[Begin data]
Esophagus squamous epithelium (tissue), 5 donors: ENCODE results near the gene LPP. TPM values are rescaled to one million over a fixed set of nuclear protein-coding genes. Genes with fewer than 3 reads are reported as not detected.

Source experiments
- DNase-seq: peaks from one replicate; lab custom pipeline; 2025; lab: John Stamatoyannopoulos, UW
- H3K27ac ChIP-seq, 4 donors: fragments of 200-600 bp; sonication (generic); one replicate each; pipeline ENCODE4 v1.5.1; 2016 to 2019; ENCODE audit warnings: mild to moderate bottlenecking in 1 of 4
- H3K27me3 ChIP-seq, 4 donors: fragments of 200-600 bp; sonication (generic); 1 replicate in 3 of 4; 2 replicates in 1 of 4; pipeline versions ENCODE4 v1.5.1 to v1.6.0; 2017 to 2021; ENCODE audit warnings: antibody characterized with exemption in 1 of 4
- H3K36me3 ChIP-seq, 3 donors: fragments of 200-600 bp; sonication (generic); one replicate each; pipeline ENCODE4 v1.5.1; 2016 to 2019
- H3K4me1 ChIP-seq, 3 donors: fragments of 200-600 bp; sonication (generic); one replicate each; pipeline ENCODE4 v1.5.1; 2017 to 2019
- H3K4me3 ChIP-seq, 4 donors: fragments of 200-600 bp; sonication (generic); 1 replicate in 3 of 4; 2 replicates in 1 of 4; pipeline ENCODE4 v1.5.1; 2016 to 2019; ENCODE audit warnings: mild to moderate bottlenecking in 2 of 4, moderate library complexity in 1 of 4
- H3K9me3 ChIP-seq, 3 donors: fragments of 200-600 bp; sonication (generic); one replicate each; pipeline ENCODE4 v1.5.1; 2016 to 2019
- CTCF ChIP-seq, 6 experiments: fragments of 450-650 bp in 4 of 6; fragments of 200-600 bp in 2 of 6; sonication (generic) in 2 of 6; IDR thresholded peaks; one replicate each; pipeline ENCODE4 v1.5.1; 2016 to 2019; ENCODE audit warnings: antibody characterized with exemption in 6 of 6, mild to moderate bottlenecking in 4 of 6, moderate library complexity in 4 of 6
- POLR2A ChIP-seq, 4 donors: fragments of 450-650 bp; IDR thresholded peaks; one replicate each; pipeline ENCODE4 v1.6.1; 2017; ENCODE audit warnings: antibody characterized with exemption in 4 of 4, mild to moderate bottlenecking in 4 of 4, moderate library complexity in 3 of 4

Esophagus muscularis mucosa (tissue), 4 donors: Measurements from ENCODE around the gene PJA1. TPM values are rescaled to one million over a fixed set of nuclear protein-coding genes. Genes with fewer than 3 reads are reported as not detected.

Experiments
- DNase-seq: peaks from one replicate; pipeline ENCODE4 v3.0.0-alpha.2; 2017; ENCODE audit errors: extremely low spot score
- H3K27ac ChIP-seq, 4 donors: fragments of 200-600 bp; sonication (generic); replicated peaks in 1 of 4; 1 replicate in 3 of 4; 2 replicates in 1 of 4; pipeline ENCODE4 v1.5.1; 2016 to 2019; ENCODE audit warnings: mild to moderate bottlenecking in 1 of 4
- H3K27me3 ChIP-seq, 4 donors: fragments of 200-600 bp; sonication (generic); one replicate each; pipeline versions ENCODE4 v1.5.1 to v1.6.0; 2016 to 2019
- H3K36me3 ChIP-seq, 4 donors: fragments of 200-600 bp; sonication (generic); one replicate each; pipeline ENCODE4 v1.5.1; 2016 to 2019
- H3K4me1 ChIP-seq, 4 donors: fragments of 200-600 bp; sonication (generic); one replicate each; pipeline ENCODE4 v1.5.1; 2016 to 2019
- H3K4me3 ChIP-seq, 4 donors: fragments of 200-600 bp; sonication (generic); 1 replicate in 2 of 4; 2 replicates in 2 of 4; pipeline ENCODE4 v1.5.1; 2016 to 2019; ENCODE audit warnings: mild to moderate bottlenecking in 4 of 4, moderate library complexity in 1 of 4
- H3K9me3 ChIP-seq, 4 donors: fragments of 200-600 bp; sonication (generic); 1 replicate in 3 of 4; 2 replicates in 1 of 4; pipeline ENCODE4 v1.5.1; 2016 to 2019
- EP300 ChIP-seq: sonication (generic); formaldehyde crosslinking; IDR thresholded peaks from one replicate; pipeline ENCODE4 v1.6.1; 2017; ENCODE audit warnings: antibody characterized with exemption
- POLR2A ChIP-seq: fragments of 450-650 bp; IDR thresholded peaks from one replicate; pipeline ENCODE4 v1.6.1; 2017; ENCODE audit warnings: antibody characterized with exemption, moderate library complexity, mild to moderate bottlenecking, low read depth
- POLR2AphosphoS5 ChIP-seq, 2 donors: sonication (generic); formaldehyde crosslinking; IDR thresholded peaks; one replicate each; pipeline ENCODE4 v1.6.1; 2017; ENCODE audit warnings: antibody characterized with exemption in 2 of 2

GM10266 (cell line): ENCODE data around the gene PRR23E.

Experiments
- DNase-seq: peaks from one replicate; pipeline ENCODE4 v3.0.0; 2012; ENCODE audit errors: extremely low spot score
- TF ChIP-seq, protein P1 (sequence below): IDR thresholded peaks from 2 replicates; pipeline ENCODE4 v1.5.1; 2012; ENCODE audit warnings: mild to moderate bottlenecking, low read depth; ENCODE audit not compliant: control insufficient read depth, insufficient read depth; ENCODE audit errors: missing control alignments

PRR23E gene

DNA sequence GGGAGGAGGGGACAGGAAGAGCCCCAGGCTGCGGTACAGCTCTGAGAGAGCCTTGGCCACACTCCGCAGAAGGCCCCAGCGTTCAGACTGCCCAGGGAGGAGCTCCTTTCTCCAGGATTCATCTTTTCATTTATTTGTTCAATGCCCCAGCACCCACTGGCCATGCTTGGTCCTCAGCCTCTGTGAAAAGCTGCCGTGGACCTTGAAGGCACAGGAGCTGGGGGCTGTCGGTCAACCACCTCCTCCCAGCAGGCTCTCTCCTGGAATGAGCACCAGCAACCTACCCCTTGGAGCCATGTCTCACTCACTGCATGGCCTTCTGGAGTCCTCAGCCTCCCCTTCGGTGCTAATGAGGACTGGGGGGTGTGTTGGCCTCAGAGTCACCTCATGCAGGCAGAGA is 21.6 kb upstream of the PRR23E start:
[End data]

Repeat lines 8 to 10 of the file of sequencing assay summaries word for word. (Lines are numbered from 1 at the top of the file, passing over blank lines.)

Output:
- H3K4me3 ChIP-seq, 4 donors: fragments of 200-600 bp; sonication (generic); 1 replicate in 3 of 4; 2 replicates in 1 of 4; pipeline ENCODE4 v1.5.1; 2016 to 2019; ENCODE audit warnings: mild to moderate bottlenecking in 2 of 4, moderate library complexity in 1 of 4
- H3K9me3 ChIP-seq, 3 donors: fragments of 200-600 bp; sonication (generic); one replicate each; pipeline ENCODE4 v1.5.1; 2016 to 2019
- CTCF ChIP-seq, 6 experiments: fragments of 450-650 bp in 4 of 6; fragments of 200-600 bp in 2 of 6; sonication (generic) in 2 of 6; IDR thresholded peaks; one replicate each; pipeline ENCODE4 v1.5.1; 2016 to 2019; ENCODE audit warnings: antibody characterized with exemption in 6 of 6, mild to moderate bottlenecking in 4 of 6, moderate library complexity in 4 of 6